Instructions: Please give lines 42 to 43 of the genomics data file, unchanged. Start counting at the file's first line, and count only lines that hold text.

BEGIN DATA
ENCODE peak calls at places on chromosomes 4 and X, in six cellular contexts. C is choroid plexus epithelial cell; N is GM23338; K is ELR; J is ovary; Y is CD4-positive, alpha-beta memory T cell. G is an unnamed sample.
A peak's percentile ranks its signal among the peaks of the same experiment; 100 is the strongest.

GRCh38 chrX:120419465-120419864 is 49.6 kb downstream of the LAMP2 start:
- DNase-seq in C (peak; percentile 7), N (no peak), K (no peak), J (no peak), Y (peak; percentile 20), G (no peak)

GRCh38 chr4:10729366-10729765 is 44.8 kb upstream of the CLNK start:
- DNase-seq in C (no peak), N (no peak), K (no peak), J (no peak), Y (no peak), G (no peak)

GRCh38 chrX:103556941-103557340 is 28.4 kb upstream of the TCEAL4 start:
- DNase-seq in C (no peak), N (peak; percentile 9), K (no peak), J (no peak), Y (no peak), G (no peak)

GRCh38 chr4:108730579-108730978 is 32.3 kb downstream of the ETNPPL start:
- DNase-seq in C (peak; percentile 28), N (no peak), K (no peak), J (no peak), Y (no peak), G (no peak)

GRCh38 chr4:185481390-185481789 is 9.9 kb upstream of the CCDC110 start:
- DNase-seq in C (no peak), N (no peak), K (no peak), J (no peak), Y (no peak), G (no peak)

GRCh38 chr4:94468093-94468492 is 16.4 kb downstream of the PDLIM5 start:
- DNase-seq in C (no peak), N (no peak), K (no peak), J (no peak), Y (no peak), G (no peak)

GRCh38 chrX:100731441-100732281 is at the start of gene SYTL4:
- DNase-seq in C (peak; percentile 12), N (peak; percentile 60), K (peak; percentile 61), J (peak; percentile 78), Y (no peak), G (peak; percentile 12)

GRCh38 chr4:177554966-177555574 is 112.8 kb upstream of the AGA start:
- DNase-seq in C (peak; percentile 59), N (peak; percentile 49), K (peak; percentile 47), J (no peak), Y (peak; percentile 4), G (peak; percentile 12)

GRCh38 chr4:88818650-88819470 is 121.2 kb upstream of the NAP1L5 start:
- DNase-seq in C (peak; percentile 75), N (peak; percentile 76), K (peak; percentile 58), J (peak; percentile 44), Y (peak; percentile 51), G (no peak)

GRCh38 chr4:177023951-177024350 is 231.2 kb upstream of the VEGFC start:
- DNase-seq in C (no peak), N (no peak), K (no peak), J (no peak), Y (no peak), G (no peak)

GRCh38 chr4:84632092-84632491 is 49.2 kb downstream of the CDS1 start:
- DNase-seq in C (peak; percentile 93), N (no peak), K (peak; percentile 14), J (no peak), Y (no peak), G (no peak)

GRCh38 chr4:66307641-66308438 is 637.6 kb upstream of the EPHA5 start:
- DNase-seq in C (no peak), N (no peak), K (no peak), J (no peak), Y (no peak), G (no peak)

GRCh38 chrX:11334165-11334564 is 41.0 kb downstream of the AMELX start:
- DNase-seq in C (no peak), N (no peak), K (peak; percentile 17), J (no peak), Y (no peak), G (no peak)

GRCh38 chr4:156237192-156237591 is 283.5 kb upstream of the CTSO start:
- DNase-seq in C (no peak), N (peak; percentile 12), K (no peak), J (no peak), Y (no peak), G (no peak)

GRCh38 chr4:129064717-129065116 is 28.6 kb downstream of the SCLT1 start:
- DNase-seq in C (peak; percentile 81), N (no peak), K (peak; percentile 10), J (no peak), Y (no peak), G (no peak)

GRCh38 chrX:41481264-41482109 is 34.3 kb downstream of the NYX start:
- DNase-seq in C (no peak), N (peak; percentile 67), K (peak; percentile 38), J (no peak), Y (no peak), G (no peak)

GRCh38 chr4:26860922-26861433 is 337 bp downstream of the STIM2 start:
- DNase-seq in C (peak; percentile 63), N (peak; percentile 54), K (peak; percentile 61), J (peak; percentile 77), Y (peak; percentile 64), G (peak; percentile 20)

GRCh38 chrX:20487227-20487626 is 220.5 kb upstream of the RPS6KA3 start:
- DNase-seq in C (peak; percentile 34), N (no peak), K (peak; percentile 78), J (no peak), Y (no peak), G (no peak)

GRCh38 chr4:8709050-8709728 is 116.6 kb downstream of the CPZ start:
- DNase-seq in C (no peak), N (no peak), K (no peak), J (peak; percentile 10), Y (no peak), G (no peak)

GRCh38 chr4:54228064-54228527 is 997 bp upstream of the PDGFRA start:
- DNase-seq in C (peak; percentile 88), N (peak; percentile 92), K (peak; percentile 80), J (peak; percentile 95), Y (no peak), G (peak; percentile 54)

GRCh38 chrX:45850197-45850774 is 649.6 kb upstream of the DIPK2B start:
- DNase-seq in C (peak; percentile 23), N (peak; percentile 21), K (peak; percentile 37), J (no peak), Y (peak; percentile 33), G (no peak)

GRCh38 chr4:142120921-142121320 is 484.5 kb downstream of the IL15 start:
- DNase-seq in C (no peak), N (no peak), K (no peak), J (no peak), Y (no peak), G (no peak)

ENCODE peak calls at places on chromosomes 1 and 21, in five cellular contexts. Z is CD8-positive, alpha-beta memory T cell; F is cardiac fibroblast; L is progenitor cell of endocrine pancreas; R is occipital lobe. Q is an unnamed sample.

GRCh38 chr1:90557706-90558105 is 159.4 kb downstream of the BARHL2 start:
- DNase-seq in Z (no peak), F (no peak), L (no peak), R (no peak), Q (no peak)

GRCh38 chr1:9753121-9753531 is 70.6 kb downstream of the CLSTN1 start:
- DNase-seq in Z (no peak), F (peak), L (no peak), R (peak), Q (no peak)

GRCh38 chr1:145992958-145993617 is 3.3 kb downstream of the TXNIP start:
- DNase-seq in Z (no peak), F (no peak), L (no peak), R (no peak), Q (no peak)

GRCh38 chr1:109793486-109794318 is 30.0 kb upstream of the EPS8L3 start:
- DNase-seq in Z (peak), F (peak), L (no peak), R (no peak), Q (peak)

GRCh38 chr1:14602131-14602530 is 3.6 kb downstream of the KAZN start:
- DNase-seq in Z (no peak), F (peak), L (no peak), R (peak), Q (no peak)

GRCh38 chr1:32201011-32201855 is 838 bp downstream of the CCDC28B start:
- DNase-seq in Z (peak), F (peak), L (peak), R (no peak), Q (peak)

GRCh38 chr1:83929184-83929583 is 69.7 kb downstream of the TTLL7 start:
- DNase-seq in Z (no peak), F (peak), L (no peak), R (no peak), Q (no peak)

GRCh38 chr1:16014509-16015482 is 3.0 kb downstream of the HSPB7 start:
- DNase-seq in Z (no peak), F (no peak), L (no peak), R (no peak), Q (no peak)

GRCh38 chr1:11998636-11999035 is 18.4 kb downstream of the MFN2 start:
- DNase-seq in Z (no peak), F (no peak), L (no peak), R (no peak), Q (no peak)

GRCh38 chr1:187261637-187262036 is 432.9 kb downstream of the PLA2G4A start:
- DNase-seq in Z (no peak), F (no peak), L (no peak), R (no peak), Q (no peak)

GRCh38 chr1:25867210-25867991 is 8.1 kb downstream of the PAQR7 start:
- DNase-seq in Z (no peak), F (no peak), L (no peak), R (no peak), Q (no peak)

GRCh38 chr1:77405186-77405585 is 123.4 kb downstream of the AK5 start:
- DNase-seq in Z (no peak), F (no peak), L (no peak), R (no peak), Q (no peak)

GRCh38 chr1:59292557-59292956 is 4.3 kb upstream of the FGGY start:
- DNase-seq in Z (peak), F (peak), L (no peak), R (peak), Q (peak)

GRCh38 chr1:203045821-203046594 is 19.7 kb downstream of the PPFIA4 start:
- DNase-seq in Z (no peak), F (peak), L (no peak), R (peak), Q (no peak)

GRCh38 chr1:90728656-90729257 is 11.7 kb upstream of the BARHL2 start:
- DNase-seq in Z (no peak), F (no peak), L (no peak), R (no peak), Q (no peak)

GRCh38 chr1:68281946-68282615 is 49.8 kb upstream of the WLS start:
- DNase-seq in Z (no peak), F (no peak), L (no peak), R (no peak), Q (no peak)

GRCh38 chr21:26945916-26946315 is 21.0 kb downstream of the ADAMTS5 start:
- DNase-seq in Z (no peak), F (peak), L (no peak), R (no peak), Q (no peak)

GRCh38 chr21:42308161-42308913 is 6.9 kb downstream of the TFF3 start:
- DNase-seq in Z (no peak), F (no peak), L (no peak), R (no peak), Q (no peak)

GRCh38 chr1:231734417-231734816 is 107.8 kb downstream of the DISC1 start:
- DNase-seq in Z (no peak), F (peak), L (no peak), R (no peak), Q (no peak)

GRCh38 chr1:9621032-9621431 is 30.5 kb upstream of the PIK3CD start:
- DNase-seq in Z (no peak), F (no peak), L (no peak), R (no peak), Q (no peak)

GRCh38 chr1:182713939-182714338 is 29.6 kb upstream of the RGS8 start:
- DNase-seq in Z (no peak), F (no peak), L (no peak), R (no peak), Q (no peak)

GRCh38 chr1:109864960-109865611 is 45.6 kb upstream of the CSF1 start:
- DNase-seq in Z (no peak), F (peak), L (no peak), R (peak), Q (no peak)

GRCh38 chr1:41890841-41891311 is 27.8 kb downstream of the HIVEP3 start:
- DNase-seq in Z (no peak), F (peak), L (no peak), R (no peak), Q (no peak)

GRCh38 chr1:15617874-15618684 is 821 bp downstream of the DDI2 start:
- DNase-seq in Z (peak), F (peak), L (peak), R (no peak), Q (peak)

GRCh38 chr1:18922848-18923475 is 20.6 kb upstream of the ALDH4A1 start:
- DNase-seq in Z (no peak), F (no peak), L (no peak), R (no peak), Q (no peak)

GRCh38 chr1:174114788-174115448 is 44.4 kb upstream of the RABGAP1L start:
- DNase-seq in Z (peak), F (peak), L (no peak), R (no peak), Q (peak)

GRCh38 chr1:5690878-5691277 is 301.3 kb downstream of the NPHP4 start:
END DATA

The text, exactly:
- DNase-seq in C (peak; percentile 88), N (peak; percentile 92), K (peak; percentile 80), J (peak; percentile 95), Y (no peak), G (peak; percentile 54)

GRCh38 chrX:45850197-45850774 is 649.6 kb upstream of the DIPK2B start: